1-10; 1899-1908
5-7; 1977/79-1980/82

5. If the holdings statement consists of chronological designation only, then inclusive dates begin and end with 4 or more digits (i.e. including the century)





In general, serial publications issued annually or less frequently may circulate and will have item records, barcodes and an item type of "book." Periodicals do not typically circulate and do not generally have item records. Exceptions may be made for analyzed serials, or for Inter Library Loans. (Note that, in general, serials held in the law library will have an item record and barcode, but may not circulate.)

When a serial's publication pattern switches from an annual to a periodical; or a periodical switches to an annual, the barcoding policy may also change. In general, use cataloguer's judgement to determine whether or not a serial should circulate based on the above policy. Do not retrospectively barcode annuals, or remove barcodes if an annual begins to publish more frequently.

Always add enumeration or chronology to a serial item record.

Serials may be received on a standing order and are often abbreviated as S/O. Monographs may also be received on standing order and are often abbreviated as AU S/O. Both types of standing orders are received by Acquisitions staff, but are processed slightly different upon receipt. Typically all S/O's are processed with the item and invoice in hand.

A serial standing order should be attached to a serial record and the attached holdings and items updated accordingly. No further cataloguing is required after receipt, unless the standing order is marked as an, ANALYZED serial.



Cessations, Cancellations, Title Changes

JSTOR: Unless otherwise indicated, the print backfile will be completely discarded at the time of cessaation/cancellation even if the library does not have full archival coverage via JSTOR. Do not delete |x JSTOR note from the holdings record if the print holdings are to be retained. “Orphan volumes” - volumes that would be left in the main stacks because they are not covered via the online archive – will also be withdrawn if only 5 or fewer volumes would remain. Consult the Metadata Supervisor, Serials, if questions regarding retention arise.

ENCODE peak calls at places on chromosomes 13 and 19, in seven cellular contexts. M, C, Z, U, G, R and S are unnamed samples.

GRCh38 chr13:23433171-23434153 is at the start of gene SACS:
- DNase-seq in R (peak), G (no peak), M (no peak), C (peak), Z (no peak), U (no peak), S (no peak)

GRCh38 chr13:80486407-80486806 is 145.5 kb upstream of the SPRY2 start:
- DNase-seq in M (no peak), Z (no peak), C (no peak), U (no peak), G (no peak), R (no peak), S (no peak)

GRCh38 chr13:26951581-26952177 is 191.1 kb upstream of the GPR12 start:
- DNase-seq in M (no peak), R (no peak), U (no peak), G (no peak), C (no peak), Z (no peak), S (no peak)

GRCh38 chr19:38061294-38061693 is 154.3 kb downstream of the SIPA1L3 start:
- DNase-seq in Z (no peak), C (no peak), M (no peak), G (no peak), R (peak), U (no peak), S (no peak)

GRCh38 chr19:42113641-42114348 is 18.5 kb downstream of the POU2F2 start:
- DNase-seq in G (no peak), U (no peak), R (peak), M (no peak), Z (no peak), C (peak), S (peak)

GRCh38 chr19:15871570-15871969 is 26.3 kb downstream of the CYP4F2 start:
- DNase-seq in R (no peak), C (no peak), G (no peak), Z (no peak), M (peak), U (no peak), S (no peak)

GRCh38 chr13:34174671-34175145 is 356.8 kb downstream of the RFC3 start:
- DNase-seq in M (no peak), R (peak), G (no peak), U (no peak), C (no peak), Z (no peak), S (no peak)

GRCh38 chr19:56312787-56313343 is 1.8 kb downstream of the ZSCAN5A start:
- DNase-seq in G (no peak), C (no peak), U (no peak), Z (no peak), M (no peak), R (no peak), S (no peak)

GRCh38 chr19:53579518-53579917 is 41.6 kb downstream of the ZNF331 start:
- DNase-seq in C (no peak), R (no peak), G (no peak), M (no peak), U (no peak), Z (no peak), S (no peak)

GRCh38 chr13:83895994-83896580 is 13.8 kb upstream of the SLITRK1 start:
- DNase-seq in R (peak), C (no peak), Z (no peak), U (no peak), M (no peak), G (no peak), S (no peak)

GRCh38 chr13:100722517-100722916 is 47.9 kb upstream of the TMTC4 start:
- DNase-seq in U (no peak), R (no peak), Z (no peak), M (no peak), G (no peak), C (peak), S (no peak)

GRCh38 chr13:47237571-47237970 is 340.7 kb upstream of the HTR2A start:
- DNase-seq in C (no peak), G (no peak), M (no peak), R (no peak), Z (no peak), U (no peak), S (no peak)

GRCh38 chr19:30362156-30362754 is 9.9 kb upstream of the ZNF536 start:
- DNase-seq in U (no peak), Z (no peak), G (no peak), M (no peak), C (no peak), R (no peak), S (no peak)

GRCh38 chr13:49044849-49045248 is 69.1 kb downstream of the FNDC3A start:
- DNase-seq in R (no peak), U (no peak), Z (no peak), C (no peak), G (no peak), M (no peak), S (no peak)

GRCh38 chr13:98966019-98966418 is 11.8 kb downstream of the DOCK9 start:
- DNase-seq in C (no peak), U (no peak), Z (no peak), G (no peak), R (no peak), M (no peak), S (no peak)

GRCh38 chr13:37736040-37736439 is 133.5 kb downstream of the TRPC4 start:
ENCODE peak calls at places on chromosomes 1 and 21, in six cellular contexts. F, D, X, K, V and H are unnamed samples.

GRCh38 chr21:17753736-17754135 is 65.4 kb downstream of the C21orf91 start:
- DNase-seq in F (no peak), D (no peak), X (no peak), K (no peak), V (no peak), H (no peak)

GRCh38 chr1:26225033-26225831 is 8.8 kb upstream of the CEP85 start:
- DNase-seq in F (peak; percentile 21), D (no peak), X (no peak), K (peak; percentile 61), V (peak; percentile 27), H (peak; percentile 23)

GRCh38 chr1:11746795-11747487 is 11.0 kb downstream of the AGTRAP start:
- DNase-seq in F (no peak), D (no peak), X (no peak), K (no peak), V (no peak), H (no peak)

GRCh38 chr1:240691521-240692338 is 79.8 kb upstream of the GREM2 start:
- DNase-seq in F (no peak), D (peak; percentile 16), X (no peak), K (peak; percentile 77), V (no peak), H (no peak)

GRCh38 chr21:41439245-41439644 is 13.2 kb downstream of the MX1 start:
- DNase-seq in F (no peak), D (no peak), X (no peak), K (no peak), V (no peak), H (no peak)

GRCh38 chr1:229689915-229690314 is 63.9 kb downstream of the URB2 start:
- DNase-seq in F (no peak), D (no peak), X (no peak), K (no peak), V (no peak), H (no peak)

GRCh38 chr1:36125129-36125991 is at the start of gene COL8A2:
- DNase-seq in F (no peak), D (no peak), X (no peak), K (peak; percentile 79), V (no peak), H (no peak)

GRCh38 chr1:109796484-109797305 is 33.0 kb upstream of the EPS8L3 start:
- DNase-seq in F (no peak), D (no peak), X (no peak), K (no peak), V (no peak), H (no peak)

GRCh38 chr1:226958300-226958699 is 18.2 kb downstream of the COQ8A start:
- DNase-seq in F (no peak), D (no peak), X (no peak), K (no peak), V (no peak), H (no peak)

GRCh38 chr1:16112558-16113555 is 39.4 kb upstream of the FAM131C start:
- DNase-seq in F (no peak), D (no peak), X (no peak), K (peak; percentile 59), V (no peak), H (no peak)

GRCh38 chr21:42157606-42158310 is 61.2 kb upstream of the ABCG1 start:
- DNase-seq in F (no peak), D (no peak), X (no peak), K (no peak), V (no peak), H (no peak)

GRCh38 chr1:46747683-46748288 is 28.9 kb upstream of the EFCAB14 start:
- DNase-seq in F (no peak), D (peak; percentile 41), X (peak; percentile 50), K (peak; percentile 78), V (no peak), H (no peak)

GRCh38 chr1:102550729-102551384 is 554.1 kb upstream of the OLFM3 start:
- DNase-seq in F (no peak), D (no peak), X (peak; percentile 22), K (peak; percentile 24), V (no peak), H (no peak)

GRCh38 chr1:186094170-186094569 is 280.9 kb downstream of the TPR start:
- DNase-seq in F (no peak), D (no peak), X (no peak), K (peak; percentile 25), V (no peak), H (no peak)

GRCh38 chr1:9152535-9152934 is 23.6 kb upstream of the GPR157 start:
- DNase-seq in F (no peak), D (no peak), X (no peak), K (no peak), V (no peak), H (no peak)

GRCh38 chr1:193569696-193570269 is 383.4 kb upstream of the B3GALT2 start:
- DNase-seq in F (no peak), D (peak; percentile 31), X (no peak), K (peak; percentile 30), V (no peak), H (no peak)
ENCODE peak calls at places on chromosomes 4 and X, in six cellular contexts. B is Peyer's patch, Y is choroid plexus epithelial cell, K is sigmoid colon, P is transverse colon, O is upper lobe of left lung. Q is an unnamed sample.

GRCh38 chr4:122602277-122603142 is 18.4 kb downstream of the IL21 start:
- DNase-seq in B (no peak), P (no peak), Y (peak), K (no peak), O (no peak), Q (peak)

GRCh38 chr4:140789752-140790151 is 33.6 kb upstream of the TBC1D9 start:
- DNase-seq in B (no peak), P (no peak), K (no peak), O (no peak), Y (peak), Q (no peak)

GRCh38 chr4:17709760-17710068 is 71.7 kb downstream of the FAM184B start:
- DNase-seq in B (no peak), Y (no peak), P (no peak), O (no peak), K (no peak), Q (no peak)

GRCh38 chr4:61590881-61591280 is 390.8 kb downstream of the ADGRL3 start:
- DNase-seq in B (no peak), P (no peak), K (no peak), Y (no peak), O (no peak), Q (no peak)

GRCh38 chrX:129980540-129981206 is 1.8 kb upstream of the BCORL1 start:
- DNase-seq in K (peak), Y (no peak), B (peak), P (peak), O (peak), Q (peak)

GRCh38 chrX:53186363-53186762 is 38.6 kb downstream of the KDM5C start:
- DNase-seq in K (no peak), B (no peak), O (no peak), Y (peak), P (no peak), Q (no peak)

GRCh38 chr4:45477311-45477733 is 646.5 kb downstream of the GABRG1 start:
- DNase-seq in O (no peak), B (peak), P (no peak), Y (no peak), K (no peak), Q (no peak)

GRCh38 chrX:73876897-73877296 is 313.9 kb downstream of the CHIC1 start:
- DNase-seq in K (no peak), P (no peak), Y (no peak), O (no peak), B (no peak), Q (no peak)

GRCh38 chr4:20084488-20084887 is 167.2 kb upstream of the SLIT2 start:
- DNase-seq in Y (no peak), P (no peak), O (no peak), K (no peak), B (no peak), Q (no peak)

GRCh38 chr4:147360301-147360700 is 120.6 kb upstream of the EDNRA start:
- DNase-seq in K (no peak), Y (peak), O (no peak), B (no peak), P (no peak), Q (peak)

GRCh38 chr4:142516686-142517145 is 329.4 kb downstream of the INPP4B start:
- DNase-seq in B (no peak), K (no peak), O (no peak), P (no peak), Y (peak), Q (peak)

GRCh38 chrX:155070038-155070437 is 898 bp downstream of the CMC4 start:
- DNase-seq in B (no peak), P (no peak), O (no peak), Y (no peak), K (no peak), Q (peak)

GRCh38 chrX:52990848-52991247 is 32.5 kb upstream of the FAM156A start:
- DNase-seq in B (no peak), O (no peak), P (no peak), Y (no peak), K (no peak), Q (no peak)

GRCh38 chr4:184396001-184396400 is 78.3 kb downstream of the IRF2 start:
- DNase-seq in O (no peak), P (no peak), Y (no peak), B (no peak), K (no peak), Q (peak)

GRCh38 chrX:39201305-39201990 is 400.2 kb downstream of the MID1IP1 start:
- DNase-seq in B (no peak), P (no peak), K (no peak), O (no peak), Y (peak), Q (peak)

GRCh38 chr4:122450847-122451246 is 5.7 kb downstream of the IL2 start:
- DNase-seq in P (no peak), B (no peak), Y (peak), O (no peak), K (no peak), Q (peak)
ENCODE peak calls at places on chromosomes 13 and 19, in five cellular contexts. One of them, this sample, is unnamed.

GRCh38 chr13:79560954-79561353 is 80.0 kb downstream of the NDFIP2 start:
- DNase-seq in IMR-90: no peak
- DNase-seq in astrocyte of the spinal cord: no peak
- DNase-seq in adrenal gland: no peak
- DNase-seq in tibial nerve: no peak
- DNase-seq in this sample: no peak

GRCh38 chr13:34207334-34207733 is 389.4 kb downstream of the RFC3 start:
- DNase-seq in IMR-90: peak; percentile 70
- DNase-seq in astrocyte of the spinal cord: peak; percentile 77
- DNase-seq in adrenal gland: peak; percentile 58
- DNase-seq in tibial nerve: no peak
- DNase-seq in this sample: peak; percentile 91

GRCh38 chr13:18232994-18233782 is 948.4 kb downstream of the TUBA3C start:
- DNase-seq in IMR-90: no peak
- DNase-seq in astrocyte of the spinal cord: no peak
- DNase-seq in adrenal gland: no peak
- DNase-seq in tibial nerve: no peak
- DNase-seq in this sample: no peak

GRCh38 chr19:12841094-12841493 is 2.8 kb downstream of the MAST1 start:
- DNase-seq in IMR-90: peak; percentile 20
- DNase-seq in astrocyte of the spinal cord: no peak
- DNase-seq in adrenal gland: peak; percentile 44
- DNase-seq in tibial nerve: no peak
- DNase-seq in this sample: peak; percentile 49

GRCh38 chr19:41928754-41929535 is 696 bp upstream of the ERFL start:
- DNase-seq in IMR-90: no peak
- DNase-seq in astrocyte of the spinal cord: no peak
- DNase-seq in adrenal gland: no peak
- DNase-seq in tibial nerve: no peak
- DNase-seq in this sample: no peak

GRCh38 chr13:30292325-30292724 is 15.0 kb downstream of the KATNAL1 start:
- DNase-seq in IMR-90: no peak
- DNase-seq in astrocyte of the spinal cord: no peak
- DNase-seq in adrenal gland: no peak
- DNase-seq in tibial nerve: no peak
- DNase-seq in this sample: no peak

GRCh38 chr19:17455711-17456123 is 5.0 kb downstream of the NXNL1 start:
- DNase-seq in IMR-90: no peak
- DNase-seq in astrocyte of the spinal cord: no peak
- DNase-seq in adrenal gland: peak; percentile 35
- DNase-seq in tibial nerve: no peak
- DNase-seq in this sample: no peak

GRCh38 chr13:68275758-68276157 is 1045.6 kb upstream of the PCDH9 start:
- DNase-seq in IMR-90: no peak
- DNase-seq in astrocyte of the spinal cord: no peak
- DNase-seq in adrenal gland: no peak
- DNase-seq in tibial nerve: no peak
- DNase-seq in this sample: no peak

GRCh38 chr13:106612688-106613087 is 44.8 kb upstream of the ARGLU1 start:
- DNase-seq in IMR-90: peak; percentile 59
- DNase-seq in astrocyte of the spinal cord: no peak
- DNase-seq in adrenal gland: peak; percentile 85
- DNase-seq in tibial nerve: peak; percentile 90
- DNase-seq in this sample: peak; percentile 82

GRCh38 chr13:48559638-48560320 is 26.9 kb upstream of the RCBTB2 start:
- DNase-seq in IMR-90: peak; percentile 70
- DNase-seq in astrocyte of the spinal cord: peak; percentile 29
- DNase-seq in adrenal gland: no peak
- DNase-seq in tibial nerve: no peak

Cancellations: (Alma procedure TBD)

Acquisitions sends cancellation notices to Metadata (Serials) deletes and updates check-in and holdings information as necessary and advises Acquisitions staff when these deletions and updates have been completed. Acquisitions staff then cancels the PO. If all issues of a cancelled title have not yet been received, advise to claim as necessary.

Metadata (Serials) also similarly processes Acquisition Standing Orders (AU S/O) cancellations.

Cancelled Law loose-leaf titles, DUMMY ACQUISITION RECORDS (DARs), print titles covered by the JSTOR archive, split sets (i.e. holdings in both main & main,sto or main and Ref) may require further follow-up. 

For all Law location material: advise of cancellation. Check for and delete "current issue" item record if applicable.


Cessations: (TBD)

Whenever possible, route last issue to serial cataloguer

Cessations that will happen in the future: Add to Receiving note in POL:  WILL CEASE WITH [enumeration/chronology/date]

Cessations that have already taken place:



Changes of title: (TBD)

Changes of title that will happen in the future: Add to Receiving note in POL: WATCH FOR TITLE CHANGE TO:[name of new publication] BEGINNING WITH  [enumeration/chronology/date]